By Jennah Kelley
This one’s name is Kaylee. White 2001 Buick LeSabre, two thousand dollars’ worth of beautiful my aunt Dena helped me buy.
I got her when my ‘94 Ford Explorer, Leviathan, kicked while delivering pizzas last summer. Only just got her back to the Hut parking lot before one final shudder and she died. Levi was a graduation present from my mother so I could go to college in Bemidji without her worrying about Candy, the ’98 Ford Escort I used to drive, breaking down for my many required trips home to see her and two of my sisters.
Candy got great gas mileage, and she was the one who took me on my first trip to Bemidji. I left in a rainstorm and white-knuckled it the entire way. Not yet familiar with the road, I put the brake to the floor every time one of those obnoxiously sharp curves came up. I thought about not going at all that night, and even Candy protested the whole way. But I had to grow up sometime, and a night drive without pissing my pants seemed like a good first step. Still, the trip down that road by myself felt like an initiation. I slid on water. I almost got pulled over. I got lost three blocks into town.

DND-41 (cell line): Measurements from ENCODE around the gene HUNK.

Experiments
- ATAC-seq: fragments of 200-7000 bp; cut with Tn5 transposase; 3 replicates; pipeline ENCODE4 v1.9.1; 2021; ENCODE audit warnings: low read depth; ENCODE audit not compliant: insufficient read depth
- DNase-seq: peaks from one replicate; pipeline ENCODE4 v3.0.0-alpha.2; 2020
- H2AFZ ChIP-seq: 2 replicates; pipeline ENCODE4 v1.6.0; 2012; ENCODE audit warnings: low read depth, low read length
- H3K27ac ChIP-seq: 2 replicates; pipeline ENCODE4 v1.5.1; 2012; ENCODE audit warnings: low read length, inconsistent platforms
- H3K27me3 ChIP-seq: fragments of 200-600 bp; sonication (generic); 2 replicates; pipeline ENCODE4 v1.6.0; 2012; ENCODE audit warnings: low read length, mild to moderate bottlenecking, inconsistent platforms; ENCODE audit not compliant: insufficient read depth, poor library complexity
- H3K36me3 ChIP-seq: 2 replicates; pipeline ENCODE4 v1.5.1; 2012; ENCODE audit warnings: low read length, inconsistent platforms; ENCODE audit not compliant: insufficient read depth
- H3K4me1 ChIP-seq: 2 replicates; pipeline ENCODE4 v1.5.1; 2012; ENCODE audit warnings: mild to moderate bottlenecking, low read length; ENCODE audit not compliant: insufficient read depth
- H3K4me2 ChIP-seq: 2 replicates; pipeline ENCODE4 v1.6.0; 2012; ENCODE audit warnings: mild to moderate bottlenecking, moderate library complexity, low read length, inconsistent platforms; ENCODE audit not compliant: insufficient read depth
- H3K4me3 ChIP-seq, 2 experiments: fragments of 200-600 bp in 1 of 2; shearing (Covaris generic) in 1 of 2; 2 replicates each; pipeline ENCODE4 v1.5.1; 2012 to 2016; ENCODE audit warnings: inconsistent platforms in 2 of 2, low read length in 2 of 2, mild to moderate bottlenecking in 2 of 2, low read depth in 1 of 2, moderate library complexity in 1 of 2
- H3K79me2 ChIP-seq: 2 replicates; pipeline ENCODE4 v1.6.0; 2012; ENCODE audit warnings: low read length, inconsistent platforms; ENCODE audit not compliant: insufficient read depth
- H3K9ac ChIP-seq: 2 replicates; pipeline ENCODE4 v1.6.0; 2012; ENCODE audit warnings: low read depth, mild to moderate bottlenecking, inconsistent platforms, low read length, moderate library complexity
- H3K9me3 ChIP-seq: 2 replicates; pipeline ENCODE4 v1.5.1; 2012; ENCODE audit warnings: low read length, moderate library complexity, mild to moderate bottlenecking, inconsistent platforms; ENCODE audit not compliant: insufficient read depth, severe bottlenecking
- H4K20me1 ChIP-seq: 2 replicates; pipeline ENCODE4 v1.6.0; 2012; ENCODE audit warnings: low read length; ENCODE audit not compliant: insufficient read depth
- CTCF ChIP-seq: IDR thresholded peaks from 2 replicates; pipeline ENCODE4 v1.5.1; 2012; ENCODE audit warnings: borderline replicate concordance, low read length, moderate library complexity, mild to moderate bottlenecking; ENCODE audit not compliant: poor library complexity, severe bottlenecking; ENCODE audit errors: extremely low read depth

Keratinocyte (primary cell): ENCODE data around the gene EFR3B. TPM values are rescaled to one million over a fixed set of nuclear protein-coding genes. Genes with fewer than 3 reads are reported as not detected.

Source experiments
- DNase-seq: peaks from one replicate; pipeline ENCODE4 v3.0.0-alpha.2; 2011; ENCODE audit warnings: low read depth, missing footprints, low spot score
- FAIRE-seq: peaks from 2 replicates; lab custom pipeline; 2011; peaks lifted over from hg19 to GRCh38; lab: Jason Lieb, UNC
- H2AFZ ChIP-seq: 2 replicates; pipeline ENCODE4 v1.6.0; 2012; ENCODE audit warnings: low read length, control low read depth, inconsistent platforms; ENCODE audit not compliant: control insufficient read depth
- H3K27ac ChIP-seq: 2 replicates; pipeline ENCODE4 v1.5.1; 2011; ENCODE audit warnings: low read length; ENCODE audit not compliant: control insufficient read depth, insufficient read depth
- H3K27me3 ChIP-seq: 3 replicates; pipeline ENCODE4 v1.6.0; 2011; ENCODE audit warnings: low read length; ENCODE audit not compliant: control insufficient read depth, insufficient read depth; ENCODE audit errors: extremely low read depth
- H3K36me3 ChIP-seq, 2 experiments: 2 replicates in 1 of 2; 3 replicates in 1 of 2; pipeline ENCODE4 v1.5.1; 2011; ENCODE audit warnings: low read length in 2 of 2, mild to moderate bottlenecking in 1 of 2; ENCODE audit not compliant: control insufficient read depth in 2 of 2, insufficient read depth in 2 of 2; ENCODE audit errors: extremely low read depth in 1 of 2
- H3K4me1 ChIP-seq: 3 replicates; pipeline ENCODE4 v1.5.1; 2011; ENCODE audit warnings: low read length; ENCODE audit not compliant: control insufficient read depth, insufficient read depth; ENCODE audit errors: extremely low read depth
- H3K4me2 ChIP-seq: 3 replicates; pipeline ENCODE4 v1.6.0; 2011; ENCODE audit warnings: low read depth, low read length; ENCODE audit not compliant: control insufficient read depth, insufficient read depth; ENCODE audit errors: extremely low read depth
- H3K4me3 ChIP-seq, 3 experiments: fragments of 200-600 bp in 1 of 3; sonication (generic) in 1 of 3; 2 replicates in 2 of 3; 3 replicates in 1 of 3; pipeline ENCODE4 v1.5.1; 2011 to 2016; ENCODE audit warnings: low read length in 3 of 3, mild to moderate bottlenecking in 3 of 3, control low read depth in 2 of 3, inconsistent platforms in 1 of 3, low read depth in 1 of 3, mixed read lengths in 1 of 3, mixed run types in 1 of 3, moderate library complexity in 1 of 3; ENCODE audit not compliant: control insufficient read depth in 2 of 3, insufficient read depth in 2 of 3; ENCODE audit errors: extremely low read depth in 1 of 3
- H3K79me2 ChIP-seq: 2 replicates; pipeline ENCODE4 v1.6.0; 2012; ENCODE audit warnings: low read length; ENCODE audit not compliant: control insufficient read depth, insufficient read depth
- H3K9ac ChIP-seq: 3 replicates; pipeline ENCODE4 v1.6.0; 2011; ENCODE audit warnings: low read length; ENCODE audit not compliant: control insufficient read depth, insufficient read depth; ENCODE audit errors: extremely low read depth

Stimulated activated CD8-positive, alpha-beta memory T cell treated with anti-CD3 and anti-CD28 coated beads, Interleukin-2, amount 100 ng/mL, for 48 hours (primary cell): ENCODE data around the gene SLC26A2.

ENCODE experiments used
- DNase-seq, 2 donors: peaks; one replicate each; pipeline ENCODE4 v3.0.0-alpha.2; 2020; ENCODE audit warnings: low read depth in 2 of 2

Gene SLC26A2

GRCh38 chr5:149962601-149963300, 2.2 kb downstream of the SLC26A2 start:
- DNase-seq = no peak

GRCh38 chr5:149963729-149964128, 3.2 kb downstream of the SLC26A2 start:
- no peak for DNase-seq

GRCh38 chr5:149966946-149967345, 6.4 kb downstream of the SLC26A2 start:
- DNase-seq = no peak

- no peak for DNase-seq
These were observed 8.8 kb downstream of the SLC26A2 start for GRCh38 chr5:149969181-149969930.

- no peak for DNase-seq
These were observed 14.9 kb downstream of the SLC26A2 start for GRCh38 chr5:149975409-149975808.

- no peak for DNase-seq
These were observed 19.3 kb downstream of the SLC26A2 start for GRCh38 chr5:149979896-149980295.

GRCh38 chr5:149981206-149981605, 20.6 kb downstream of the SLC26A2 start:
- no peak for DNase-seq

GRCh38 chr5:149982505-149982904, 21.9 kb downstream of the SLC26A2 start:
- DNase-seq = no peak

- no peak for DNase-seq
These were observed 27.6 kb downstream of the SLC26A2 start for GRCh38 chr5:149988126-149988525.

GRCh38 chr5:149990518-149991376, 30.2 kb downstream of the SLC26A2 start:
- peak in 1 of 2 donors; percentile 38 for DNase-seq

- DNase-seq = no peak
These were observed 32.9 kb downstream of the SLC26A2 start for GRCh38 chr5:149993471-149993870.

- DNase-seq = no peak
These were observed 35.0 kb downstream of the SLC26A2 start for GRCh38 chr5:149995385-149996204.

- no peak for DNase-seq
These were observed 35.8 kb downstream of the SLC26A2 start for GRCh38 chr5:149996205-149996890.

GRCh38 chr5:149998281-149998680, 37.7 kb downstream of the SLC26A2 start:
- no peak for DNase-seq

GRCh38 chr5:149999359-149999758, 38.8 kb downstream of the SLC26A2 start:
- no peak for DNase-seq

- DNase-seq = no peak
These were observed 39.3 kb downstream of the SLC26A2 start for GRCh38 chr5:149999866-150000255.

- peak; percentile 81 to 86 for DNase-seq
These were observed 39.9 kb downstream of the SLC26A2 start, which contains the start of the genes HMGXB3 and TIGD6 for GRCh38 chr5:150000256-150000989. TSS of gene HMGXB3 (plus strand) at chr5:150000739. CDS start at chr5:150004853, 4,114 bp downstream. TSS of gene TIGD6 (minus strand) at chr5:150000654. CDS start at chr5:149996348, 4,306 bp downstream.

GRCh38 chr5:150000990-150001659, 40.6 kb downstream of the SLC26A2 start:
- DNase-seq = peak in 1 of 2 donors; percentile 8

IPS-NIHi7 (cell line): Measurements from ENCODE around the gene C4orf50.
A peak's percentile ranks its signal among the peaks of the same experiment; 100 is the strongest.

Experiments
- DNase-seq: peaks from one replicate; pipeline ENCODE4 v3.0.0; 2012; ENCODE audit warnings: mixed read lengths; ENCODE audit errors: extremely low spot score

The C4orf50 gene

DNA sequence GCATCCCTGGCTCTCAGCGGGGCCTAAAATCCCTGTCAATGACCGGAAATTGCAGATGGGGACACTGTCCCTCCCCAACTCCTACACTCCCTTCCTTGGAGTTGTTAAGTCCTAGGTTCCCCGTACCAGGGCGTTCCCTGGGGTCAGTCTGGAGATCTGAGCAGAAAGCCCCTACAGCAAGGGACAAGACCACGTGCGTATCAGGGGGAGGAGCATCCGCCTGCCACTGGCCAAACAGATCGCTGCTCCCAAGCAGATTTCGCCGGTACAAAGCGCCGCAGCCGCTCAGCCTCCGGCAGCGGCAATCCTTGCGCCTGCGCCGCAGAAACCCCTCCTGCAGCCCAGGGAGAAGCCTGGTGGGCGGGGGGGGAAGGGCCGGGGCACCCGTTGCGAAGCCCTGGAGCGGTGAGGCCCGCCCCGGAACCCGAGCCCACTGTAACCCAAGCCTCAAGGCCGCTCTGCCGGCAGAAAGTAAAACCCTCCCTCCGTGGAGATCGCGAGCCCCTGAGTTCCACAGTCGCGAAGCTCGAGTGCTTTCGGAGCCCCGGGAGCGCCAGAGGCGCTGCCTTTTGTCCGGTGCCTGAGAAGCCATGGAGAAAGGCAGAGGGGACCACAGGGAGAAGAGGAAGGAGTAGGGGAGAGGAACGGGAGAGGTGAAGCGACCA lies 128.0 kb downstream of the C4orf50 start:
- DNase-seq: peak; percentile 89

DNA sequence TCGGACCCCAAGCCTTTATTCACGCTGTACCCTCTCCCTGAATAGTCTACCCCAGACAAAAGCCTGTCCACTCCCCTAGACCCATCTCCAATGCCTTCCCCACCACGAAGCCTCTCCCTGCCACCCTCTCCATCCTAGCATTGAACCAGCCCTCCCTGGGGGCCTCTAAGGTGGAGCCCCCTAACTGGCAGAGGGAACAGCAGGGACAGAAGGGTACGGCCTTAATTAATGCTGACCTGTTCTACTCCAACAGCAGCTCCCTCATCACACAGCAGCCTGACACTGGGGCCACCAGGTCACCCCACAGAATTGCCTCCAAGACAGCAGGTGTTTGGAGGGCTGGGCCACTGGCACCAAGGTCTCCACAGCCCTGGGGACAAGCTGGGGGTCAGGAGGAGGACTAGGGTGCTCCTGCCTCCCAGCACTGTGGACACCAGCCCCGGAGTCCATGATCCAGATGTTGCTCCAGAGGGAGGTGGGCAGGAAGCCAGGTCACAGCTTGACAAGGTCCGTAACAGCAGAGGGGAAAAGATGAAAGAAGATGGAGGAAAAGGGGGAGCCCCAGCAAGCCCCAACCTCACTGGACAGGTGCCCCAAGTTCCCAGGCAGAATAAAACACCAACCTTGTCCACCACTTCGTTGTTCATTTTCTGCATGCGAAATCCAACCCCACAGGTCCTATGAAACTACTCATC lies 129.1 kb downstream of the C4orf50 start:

Survival so often is its own and only reward.
Leviathan had one of those pull knobs for the headlights, just to the left of the black wheel. Once I accidentally knocked into the knob and shut off my lights going seventy miles per hour. There was no moon that night. Instantly it was like someone threw black paint on all my windows. I didn’t slam on the brakes while I fumbled to pull the illumination back to life. I knew there was a curve coming, but somehow I also knew I’d get to the lights before I flew off the slightly elevated highway.